Umm, that wasn't supposed to happen... So, what next?
Words by Gareth May
The first time it happened, I blamed ‘the drink’. It was late, we’d shared a bottle of rum, it was inevitable. The second time, I was distracted before an exam and my head was elsewhere. The third, tiredness. By the fourth, fifth and sixth times, I had become exhausted, feeling myself getting aroused only to have the flicker of hope snuffed out as my erection subsided and the condom rolled off again. I was 23 years old and not being hard felt like a failure.
I may be older now, and bolstered by the reassurance that my erectile dysfunction (ED) turned out to be a short-lived blip, but the problem is far from unusual for twentysomethings. For older men, the condition is typically related to atherosclerosis (clogged arteries), diabetes or high blood pressure. But up to a quarter of new ED patients are now under 40, and a scroll through online health forums shows an increasing number of young men are seeking therapy for erectile dysfunction. Unless the cause is physiological nerve damage or deep psychological issues, the condition is usually temporary in younger men, but that doesn’t make it any less unnerving.
Urologists and therapists have their theories as to why erectile dysfunction is more prevalent today. Sex therapist Dr Morgan Francis cites an increase in pornography viewing – watching porn three to five times a week can result in a loss of appetite for real-life sexual interaction because the brain’s dopamine reserves are consistently diminished from overstimulation.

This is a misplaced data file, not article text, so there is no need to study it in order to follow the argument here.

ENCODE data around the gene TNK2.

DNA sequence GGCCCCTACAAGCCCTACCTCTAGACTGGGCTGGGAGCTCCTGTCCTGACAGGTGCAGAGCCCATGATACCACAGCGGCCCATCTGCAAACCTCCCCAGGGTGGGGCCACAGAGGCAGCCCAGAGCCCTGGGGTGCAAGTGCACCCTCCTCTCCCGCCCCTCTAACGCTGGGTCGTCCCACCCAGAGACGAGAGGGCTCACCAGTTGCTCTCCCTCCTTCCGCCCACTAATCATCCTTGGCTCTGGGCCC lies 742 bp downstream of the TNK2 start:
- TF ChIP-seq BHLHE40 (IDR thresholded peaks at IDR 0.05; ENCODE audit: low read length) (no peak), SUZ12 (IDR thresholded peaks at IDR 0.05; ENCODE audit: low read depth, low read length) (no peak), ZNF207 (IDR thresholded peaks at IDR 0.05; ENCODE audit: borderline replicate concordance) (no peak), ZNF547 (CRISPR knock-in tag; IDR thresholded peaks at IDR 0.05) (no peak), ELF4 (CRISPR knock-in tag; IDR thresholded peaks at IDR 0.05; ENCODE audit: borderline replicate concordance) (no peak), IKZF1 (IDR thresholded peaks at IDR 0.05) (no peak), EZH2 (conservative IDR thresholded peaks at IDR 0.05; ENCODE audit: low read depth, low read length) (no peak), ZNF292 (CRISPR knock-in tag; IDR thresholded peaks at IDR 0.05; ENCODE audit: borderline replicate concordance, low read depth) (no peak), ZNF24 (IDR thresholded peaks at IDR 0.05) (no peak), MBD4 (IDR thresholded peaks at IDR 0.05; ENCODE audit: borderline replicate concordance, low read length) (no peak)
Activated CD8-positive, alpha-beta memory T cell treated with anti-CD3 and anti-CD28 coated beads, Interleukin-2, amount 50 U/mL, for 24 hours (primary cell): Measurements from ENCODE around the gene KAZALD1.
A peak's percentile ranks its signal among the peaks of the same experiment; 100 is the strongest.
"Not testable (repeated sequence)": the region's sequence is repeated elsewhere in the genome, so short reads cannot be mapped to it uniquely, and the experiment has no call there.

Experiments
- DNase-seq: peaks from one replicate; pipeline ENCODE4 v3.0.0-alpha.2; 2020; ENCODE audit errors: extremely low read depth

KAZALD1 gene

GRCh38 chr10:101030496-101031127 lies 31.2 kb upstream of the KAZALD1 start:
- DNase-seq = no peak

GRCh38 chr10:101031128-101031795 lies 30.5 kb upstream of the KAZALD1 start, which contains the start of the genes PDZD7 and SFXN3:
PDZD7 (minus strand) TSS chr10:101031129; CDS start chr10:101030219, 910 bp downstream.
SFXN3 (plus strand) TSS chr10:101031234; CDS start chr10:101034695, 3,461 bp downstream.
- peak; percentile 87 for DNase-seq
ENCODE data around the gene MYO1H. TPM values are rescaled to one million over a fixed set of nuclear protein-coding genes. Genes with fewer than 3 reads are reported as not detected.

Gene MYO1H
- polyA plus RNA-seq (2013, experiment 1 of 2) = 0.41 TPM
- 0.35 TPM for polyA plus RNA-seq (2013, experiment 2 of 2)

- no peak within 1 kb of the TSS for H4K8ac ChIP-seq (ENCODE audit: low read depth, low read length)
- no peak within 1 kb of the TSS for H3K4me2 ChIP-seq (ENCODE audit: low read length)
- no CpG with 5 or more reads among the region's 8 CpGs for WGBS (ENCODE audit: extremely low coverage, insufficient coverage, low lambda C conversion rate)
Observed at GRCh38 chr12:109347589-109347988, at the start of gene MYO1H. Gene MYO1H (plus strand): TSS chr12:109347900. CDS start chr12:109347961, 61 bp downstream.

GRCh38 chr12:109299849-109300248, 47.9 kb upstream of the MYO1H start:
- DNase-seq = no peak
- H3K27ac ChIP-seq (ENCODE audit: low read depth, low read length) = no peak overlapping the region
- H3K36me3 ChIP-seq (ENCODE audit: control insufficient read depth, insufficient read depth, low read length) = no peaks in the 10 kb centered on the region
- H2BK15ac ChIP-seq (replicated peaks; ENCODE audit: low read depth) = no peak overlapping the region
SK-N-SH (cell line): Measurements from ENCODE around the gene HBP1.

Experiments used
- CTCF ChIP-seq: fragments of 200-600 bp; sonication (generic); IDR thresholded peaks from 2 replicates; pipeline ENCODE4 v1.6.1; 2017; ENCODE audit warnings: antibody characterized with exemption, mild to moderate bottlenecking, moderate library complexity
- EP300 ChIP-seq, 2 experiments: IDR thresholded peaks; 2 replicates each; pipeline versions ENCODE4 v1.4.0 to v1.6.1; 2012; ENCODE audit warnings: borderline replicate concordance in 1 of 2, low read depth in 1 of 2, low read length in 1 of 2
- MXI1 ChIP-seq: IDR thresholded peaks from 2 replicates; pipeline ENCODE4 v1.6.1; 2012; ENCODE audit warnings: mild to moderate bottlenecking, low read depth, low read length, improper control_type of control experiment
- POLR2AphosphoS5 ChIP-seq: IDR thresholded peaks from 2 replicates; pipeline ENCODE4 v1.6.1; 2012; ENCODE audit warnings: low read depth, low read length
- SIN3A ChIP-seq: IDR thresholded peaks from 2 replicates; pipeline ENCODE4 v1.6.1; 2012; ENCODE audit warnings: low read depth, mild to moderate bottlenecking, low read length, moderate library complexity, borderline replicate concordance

A study by the Naval Medical Center in San Diego on the impact of porn on sexual desire found that of the 300 men and women who took part, porn didn’t affect the women’s sex drives at all, but it did for men, with three per cent claiming they would rather watch porn than have sex. Urologist Dr Joseph Alukal from New York University suggests this is due to the unrealistic expectations that porn represents.
What causes erectile dysfunction?
For some men, like 32-year-old Ali, it was an unhealthy lifestyle in his twenties that triggered erectile dysfunction. ‘I was hitting the beers hard every weekend and doing the occasional line of coke. I’d go to bed, get horny, reach down, only to realise my penis had shrunk. This went on for months – years even – on and off. I hardly ever wanked. Then I had a heart scare, gave up the partying and went back to normal.’
The UK has the highest rate of cocaine use among young adults in Europe and this, along with heavy drinking, can cause blood vessels to narrow, preventing enough blood from getting to the penis. Similarly, cannabis smokers should be wary of ‘weed dick’. According to Dr Justin Lehmiller, assistant professor of social psychology at Ball State University in Indiana, daily smokers are three times more likely to suffer from erectile dysfunction compared to non-smokers. Junk food is another culprit, as it increases your blood pressure and cholesterol, which restricts circulation and hardens arteries (not your penis).
It’s not just regular drug dabblers who are at risk, either – a study in medical journal Acta Neurologica Scandinavica found that long-distance cycling can damage the neurological nerve systems required for penile stimulation. ‘Men would have to be off-roading regularly on a bike with a particularly hard saddle to be at risk of perineal or nerve damage – it’s pretty rare – but any trauma to the penis can cause temporary ED,’ says Dr Christopher Parry, practitioner at The Wellman Clinic in London. ‘Even painful sex can give men psychological concerns about getting an erection, which can trigger ED. When I assess a patient, I first want to rule out cardiovascular issues – especially if there’s a family history – but if the basic mechanisms are intact, the issue is usually psychological. I’d recommend Viagra or similar drugs, which increase blood flow to the penis when it’s stimulated, or alprostadil injections into the penis shaft that cause an erection lasting two to three hours.’